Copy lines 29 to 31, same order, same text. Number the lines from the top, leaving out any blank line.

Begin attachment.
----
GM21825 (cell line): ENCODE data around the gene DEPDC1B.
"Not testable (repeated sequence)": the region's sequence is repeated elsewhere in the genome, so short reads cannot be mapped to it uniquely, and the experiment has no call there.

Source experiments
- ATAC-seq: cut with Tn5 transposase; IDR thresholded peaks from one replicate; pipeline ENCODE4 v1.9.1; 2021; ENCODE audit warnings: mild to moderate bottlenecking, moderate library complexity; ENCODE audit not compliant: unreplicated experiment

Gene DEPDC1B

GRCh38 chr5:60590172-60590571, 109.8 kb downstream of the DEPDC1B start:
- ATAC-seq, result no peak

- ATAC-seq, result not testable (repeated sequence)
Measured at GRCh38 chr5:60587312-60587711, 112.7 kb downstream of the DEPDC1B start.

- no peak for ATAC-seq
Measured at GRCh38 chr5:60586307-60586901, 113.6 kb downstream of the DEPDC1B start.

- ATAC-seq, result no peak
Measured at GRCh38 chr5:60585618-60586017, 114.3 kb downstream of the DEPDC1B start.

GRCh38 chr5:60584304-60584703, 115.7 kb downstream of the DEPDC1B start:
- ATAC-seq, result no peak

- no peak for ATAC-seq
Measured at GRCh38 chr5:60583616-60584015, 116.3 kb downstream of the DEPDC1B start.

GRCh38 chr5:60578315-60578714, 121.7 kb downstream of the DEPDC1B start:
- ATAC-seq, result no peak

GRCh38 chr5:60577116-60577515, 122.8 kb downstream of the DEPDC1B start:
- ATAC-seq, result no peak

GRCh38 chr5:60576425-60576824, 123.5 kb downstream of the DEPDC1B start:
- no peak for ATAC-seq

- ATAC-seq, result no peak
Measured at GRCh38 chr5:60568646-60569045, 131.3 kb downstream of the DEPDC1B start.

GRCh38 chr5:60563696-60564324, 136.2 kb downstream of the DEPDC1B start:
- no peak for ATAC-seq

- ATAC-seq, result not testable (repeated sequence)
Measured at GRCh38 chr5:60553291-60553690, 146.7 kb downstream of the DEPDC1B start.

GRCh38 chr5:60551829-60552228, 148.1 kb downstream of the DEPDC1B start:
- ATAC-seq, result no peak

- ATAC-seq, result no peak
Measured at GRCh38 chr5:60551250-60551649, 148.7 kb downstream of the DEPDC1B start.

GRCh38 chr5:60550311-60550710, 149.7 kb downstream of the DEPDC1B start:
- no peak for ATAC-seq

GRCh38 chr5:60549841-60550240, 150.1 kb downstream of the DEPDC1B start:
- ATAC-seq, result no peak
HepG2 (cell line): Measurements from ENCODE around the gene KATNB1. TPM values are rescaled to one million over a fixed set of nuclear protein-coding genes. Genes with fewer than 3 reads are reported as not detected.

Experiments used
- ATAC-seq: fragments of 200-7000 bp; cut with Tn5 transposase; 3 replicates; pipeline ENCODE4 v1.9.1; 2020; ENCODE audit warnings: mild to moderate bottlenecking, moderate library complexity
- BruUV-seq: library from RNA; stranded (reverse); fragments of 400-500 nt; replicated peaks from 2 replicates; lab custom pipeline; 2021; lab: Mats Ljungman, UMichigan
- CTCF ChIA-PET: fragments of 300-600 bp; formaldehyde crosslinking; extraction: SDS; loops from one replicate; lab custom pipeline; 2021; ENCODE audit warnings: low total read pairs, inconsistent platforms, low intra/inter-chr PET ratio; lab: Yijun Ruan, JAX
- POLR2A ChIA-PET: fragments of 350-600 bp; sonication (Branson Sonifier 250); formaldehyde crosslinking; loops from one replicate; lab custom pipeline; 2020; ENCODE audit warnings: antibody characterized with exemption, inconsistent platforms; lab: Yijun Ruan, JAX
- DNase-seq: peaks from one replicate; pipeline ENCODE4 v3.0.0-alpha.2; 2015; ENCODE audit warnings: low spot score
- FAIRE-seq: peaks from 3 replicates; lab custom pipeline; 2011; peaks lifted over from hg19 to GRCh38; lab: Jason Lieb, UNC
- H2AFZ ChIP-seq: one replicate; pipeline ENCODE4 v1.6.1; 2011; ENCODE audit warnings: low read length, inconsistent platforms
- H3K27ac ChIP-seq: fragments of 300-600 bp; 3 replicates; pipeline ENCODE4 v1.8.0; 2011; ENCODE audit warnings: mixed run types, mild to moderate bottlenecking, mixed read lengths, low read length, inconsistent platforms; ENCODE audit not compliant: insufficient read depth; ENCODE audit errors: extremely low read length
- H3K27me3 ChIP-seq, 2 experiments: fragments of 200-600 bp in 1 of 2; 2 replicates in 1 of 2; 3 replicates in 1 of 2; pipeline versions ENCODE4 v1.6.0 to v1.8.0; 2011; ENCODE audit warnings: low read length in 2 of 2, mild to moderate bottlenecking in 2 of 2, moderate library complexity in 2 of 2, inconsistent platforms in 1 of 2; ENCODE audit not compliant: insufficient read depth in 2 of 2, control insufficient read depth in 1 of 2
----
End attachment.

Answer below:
Measured at GRCh38 chr5:60553291-60553690, 146.7 kb downstream of the DEPDC1B start.

GRCh38 chr5:60551829-60552228, 148.1 kb downstream of the DEPDC1B start:
- ATAC-seq, result no peak